Archive for February, 2011

“Broken”

The Raven

Edgar Allan Poe

The Raven [First published in 1845]

Once upon a midnight dreary, while I pondered weak and weary, Over many a quaint and curious volume of forgotten lore, While I nodded, nearly napping, suddenly there came a tapping, As of some one gently rapping, rapping at my chamber door. `’Tis some visitor,’ I muttered, `tapping at my chamber door – Only this, and nothing more.’ Ah, distinctly I remember it was in the bleak December, And each separate dying ember wrought its ghost upon the floor. Eagerly I wished the morrow; – vainly I had sought to borrow From my books surcease of sorrow – sorrow for the lost Lenore – For the rare and radiant maiden whom the angels named Lenore – Nameless here for evermore. And the silken sad uncertain rustling of each purple curtain Thrilled me – filled me with fantastic terrors never felt before; So that now, to still the beating of my heart, I stood repeating `’Tis some visitor entreating entrance at my chamber door – Some late visitor entreating entrance at my chamber door; – This it is, and nothing more,’ Presently my soul grew stronger; hesitating then no longer, `Sir,’ said I, `or Madam, truly your forgiveness I implore; But the fact is I was napping, and so gently you came rapping, And so faintly you came tapping, tapping at my chamber door, That I scarce was sure I heard you’ – here I opened wide the door; – Darkness there, and nothing more. Deep into that darkness peering, long I stood there wondering, fearing, Doubting, dreaming dreams no mortal ever dared to dream before; But the silence was unbroken, and the darkness gave no token, And the only word there spoken was the whispered word, `Lenore!’ This I whispered, and an echo murmured back the word, `Lenore!’ Merely this and nothing more. Back into the chamber turning, all my soul within me burning, Soon again I heard a tapping somewhat louder than before. `Surely,’ said I, `surely that is something at my window lattice; Let me see then, what thereat is, and this mystery explore – Let my heart be still a moment and this mystery explore; – ‘Tis the wind and nothing more!’ Open here I flung the shutter, when, with many a flirt and flutter, In there stepped a stately raven of the saintly days of yore. Not the least obeisance made he; not a minute stopped or stayed he; But, with mien of lord or lady, perched above my chamber door – Perched upon a bust of Pallas just above my chamber door – Perched, and sat, and nothing more. Then this ebony bird beguiling my sad fancy into smiling, By the grave and stern decorum of the countenance it wore, `Though thy crest be shorn and shaven, thou,’ I said, `art sure no craven. Ghastly grim and ancient raven wandering from the nightly shore – Tell me what thy lordly name is on the Night’s Plutonian shore!’ Quoth the raven, `Nevermore.’ Much I marvelled this ungainly fowl to hear discourse so plainly, Though its answer little meaning – little relevancy bore; For we cannot help agreeing that no living human being Ever yet was blessed with seeing bird above his chamber door – Bird or beast above the sculptured bust above his chamber door, With such name as `Nevermore.’ But the raven, sitting lonely on the placid bust, spoke only, That one word, as if his soul in that one word he did outpour. Nothing further then he uttered – not a feather then he fluttered – Till I scarcely more than muttered `Other friends have flown before – On the morrow he will leave me, as my hopes have flown before.’ Then the bird said, `Nevermore.’ Startled at the stillness broken by reply so aptly spoken, `Doubtless,’ said I, `what it utters is its only stock and store, Caught from some unhappy master whom unmerciful disaster Followed fast and followed faster till his songs one burden bore – Till the dirges of his hope that melancholy burden bore Of “Never-nevermore.”‘ But the raven still beguiling all my sad soul into smiling, Straight I wheeled a cushioned seat in front of bird and bust and door; Then, upon the velvet sinking, I betook myself to linking Fancy unto fancy, thinking what this ominous bird of yore – What this grim, ungainly, ghastly, gaunt, and ominous bird of yore Meant in croaking `Nevermore.’ This I sat engaged in guessing, but no syllable expressing To the fowl whose fiery eyes now burned into my bosom’s core; This and more I sat divining, with my head at ease reclining On the cushion’s velvet lining that the lamp-light gloated o’er, But whose velvet violet lining with the lamp-light gloating o’er, She shall press, ah, nevermore! Then, methought, the air grew denser, perfumed from an unseen censer Swung by Seraphim whose foot-falls tinkled on the tufted floor. `Wretch,’ I cried, `thy God hath lent thee – by these angels he has sent thee Respite – respite and nepenthe from thy memories of Lenore! Quaff, oh quaff this kind nepenthe, and forget this lost Lenore!’ Quoth the raven, `Nevermore.’ `Prophet!’ said I, `thing of evil! – prophet still, if bird or devil! – Whether tempter sent, or whether tempest tossed thee here ashore, Desolate yet all undaunted, on this desert land enchanted – On this home by horror haunted – tell me truly, I implore – Is there – is there balm in Gilead? – tell me – tell me, I implore!’ Quoth the raven, `Nevermore.’ `Prophet!’ said I, `thing of evil! – prophet still, if bird or devil! By that Heaven that bends above us – by that God we both adore – Tell this soul with sorrow laden if, within the distant Aidenn, It shall clasp a sainted maiden whom the angels named Lenore – Clasp a rare and radiant maiden, whom the angels named Lenore?’ Quoth the raven, `Nevermore.’ `Be that word our sign of parting, bird or fiend!’ I shrieked upstarting – `Get thee back into the tempest and the Night’s Plutonian shore! Leave no black plume as a token of that lie thy soul hath spoken! Leave my loneliness unbroken! – quit the bust above my door! Take thy beak from out my heart, and take thy form from off my door!’ Quoth the raven, `Nevermore.’ And the raven, never flitting, still is sitting, still is sitting On the pallid bust of Pallas just above my chamber door; And his eyes have all the seeming of a demon’s that is dreaming, And the lamp-light o’er him streaming throws his shadow on the floor; And my soul from out that shadow that lies floating on the floor Shall be lifted – nevermore!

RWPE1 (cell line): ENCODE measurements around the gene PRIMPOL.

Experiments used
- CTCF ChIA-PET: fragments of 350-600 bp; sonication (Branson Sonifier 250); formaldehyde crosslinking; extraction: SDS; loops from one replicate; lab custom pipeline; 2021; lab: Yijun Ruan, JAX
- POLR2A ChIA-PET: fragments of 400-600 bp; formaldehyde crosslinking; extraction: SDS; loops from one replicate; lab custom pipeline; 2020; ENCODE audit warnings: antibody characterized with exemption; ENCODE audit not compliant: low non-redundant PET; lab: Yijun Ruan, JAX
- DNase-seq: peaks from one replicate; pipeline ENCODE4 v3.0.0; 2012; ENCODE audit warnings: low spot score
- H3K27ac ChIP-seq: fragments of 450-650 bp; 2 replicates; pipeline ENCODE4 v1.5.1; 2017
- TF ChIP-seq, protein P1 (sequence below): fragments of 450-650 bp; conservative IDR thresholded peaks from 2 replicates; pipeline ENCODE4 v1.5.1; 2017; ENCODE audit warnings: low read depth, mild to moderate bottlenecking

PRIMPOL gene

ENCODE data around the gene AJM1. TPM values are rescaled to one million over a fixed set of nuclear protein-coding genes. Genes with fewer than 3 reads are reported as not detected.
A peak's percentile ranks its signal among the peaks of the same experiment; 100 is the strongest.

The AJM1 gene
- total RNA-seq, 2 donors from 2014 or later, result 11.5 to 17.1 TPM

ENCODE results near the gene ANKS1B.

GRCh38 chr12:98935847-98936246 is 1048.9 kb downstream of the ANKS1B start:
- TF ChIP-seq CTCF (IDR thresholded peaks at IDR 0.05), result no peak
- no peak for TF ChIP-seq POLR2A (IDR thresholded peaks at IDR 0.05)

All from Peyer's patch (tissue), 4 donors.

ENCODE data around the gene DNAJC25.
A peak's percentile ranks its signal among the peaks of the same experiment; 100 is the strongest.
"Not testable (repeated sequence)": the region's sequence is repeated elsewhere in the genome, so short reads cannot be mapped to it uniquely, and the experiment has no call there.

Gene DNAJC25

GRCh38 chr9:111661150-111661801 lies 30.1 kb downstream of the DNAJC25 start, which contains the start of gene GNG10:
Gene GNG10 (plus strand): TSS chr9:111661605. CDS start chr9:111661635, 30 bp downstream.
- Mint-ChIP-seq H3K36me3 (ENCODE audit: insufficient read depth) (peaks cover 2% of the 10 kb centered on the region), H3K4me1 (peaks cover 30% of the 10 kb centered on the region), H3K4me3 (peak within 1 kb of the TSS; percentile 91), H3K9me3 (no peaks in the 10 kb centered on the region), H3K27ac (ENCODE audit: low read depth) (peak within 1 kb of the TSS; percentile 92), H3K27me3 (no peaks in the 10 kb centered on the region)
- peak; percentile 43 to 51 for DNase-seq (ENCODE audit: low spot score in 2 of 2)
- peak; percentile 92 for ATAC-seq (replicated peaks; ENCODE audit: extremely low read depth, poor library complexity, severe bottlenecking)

http://www.firstpeople.us/FP-Html-Legends/Raven-Tlingit.html

http://en.wikipedia.org/wiki/Raven_in_mythology

And So it Shall Be…